A number of important tools are offered for instructors and students. To facilitate the search for the words and phrases discussed in the different chapters, a concise alphabetically ordered glossary is added at the end of the book. To provide information for further study, a survey on reference materials and software available is given in section 97. Also, three excellent appendices are included at the end of the book. Appendix A deals with the verb paradigms, accompanied by useful comments; Appendix B provides a list of the technical terms mentioned in the book fully explained and illustrated; and Appendix C provides a translation of the passages analyzed in the book.
In sum, BH is an excellent textbook, a real asset for the instructor as well as the student studying on her/his own. Although the authors claim that “The scope of comments … is adjusted to the user’s increasing level of competence in successive chapters,” (p. xiii) it seems to me that the book may also be used modularly, choosing the texts and the subjects not necessarily in the order suggested by the authors. For example, teachers may choose to start with the description of Hebrew as a Semitic language, although it appears in Chapter 11. They may also choose to teach only one of the genres, or only some of the grammatical points, or even skip some of the chapters for lack of time or other reasons, in which case the students can easily access the material on their own.
The book is “user friendly” with clear explanations and enlightening overviews. Even the format is pleasantly and aesthetically designed. The text is typed clearly; the cover’s color is a pleasant blue, with a drawing of a palm tree, and the title of the book, as well as the titles of the chapters, integrate Hebrew characters that resemble English ones, e.g., the W in the word “Hebrew” is represented by the Hebrew ש.
HT is theologically oriented, as indicated in its title and pronounced clearly in its introduction: “HT is primarily designed for ministers, seminary students, and religion students in college, who are interested in the Bible and wish to become familiar with its thought” (p. ix). Thus, a great part of the introduction, all of chapter vi, and some scattered sections, are devoted to theological discussions comparing Jewish with Christian traditions. The main aim of the book, however, although for theological reasons, is to teach biblical Hebrew and enable students to read the Hebrew Bible. Instructors (or students) not interested in the religious-philosophical portions of the book will have no problem in skipping them and concentrating instead on the linguistic discussions. In this review, I will consider only the sections of the book that deal with the Hebrew language, comparing HT with BH.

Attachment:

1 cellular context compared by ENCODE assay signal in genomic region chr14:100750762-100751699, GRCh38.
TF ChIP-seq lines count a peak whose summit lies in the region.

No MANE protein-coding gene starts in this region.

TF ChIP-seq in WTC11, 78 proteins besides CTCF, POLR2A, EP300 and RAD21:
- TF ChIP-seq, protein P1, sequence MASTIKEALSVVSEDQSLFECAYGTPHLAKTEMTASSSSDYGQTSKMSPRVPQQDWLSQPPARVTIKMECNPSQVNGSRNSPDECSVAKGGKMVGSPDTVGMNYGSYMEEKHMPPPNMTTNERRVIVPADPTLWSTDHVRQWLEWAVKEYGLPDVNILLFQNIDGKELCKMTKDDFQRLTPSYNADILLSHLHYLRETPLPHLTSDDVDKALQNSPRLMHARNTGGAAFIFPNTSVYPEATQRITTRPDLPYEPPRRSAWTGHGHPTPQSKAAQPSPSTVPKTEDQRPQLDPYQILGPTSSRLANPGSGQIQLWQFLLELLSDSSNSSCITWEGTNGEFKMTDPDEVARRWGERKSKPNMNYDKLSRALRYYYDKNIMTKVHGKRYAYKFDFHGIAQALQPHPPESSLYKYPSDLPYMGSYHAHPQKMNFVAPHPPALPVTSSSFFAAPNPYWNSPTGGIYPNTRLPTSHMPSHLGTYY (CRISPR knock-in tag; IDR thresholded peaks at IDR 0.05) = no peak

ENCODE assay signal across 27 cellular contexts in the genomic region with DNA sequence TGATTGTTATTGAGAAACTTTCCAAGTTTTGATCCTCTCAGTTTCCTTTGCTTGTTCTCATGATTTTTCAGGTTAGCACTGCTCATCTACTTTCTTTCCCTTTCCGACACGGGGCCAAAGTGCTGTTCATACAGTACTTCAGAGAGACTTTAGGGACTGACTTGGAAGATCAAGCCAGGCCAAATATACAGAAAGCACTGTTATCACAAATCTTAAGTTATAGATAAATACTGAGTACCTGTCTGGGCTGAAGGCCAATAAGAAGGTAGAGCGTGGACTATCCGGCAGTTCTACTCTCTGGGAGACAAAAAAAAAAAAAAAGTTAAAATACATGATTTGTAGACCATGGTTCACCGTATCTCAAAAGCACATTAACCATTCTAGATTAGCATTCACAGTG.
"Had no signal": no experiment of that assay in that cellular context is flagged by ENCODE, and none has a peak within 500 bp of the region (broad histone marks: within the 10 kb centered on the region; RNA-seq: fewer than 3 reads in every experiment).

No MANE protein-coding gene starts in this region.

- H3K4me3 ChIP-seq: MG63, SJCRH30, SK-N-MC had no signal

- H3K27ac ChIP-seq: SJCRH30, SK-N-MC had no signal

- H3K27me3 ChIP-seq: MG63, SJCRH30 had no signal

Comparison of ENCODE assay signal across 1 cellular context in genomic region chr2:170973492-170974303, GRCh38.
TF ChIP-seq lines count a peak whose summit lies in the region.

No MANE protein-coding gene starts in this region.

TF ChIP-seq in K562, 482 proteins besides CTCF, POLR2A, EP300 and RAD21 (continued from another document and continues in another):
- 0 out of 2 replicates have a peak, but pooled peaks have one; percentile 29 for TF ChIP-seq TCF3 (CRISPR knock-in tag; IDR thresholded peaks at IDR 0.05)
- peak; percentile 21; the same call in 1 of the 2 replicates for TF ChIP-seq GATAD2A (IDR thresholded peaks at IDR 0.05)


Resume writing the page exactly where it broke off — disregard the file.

HT as a textbook for biblical Hebrew is a more modest version than BH. It provides the student with very clear discussions of the Hebrew grammar, but in less detail than BH. This was done deliberately, as the author prefers to give only the principles of the Hebrew grammar, otherwise the student might be “… unable to get an overall picture of the language … ” (p. xxvi). For the student who is interested in the details, the author provides updated lists of references.